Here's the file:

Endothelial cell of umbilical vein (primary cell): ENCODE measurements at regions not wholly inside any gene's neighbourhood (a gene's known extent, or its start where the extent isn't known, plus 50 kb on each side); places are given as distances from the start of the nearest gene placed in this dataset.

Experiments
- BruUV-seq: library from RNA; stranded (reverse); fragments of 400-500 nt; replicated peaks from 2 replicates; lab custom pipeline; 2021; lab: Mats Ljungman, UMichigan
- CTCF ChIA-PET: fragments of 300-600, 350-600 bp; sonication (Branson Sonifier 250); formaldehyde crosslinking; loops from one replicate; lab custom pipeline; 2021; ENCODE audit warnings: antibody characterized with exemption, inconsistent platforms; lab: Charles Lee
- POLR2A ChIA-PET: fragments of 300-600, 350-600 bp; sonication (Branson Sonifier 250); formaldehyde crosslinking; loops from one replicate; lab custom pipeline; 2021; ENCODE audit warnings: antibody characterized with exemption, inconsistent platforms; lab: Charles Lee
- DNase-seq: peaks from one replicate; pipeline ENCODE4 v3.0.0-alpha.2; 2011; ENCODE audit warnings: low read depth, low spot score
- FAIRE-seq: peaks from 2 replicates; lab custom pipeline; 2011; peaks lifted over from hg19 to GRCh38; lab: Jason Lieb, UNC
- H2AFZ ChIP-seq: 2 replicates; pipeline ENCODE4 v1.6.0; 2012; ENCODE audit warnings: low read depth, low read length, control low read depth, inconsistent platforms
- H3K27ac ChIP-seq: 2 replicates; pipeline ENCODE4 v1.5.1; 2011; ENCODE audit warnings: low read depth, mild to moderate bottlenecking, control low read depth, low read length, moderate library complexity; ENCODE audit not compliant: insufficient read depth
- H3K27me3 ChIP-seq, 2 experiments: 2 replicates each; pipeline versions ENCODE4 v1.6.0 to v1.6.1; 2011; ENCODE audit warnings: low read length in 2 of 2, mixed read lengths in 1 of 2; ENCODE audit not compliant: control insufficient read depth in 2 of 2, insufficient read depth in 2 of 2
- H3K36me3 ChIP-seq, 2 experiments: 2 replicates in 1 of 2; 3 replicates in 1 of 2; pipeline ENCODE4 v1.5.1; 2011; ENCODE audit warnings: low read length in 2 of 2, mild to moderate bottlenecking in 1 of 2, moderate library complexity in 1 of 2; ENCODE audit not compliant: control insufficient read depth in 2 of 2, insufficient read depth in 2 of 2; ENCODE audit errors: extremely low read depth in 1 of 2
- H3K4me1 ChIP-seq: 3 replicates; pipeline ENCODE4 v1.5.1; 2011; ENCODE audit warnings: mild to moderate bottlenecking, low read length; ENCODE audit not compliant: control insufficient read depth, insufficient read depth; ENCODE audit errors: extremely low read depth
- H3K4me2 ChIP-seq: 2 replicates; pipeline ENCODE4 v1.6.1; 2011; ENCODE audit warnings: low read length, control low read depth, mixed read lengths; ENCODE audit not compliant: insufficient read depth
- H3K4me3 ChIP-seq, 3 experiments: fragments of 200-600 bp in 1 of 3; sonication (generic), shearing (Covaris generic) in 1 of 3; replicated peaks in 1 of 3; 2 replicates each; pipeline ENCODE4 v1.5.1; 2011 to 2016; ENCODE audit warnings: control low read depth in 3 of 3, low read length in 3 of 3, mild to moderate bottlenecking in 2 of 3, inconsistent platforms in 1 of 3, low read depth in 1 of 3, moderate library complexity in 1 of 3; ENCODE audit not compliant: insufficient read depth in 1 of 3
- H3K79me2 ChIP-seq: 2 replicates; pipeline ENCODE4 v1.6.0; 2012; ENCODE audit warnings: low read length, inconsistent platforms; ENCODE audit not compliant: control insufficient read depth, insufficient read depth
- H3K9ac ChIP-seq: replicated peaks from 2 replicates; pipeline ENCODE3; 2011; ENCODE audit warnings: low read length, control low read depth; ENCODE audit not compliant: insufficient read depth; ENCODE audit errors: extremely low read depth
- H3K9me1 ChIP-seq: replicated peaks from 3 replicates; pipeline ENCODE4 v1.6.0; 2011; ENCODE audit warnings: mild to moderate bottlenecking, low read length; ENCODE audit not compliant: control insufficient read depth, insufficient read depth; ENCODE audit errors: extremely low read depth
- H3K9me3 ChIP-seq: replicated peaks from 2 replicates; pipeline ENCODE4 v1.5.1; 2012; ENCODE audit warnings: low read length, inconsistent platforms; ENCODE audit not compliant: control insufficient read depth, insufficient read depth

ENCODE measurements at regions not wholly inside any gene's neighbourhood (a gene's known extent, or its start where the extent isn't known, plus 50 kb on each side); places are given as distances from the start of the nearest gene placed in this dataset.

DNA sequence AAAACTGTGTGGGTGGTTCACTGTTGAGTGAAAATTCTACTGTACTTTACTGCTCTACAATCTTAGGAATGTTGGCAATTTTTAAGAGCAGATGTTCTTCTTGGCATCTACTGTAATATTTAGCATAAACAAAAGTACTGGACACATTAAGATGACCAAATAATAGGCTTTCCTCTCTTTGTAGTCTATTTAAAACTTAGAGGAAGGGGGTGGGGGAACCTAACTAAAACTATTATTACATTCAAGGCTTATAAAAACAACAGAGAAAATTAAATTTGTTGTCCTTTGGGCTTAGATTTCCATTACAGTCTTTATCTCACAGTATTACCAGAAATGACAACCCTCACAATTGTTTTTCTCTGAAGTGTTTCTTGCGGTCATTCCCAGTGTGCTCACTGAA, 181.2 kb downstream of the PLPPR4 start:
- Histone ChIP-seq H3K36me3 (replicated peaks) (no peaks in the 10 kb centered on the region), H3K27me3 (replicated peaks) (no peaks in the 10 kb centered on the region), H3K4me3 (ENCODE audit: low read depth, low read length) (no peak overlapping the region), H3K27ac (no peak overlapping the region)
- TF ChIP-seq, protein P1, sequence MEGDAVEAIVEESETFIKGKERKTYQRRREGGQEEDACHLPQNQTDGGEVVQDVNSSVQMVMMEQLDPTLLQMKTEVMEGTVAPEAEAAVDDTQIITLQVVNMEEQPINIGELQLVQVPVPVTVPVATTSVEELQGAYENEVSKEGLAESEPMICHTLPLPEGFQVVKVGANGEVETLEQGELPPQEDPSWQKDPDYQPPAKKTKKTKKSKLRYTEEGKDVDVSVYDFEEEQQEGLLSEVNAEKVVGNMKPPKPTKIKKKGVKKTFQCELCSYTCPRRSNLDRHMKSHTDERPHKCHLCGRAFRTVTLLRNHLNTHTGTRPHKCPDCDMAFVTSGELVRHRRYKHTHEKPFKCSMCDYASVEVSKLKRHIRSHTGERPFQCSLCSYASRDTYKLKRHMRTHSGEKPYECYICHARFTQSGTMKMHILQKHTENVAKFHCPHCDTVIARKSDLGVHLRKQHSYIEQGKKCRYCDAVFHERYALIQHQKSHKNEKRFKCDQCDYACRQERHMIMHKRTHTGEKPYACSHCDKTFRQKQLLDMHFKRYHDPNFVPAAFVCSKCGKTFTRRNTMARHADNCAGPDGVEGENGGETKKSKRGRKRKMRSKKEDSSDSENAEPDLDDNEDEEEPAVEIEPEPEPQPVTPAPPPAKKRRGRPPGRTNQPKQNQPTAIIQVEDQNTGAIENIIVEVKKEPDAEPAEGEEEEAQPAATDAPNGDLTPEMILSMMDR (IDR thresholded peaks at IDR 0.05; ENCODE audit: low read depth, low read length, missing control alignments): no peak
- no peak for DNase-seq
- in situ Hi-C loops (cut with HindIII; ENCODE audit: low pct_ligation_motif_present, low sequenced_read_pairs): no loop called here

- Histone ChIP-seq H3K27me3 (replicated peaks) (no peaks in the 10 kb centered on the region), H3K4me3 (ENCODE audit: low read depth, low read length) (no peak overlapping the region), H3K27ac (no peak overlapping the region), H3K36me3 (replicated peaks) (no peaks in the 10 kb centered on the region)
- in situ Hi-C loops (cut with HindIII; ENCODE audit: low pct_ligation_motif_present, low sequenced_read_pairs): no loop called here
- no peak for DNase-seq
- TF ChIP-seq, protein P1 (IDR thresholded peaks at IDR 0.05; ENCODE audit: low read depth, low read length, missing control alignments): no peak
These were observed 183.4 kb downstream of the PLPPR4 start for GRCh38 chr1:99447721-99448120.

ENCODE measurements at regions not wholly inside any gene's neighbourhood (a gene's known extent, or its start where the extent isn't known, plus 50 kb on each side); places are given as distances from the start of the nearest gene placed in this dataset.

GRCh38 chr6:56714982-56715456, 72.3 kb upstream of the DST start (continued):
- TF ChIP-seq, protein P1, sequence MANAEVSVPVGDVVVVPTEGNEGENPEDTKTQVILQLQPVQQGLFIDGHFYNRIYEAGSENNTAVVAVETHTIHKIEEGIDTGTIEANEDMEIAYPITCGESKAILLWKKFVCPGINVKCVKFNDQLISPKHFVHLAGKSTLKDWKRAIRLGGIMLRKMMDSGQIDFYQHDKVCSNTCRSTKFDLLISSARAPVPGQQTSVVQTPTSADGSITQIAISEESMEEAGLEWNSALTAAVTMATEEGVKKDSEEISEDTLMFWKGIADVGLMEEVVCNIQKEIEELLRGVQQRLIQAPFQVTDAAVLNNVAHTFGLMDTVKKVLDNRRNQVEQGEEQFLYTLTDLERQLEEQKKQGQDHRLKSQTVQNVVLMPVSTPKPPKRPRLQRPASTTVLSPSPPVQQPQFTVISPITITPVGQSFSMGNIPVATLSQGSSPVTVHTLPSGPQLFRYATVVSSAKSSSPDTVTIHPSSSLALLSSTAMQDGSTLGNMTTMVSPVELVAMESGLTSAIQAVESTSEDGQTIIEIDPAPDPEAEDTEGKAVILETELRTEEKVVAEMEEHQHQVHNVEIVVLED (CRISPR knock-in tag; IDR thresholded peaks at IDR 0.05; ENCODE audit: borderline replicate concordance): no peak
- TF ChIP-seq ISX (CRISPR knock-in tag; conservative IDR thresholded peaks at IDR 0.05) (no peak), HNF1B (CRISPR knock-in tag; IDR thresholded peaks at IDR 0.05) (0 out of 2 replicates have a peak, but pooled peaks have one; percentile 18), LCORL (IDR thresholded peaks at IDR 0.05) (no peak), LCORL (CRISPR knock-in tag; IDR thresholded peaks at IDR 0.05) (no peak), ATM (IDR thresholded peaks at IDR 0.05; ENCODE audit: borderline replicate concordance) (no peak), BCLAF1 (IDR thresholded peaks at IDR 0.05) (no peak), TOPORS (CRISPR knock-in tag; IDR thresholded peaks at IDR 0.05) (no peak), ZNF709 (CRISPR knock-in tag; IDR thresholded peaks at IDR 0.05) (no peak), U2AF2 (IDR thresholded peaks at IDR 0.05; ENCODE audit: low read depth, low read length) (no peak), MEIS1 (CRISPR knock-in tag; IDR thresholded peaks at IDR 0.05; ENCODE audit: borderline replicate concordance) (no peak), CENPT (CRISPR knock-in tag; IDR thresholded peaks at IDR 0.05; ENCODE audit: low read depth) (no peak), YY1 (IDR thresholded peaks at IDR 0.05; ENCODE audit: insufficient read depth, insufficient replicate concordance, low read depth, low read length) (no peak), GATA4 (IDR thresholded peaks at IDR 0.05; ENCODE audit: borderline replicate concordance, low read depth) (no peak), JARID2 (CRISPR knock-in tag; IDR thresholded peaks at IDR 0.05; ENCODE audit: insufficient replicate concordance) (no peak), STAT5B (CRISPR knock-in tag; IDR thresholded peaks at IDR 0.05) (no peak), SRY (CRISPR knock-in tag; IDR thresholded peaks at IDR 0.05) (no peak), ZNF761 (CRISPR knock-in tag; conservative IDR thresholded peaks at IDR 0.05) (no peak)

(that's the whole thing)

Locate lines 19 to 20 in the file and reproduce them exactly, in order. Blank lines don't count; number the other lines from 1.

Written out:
ENCODE measurements at regions not wholly inside any gene's neighbourhood (a gene's known extent, or its start where the extent isn't known, plus 50 kb on each side); places are given as distances from the start of the nearest gene placed in this dataset.

DNA sequence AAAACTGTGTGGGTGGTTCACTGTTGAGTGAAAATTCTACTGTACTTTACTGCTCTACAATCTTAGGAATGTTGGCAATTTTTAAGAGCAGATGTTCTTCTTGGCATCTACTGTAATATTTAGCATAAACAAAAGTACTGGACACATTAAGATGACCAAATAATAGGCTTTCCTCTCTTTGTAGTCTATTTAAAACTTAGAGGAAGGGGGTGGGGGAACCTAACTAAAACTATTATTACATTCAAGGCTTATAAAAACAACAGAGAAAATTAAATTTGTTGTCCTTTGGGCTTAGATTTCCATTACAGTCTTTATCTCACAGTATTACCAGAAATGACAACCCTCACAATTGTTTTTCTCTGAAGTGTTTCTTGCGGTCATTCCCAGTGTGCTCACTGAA, 181.2 kb downstream of the PLPPR4 start: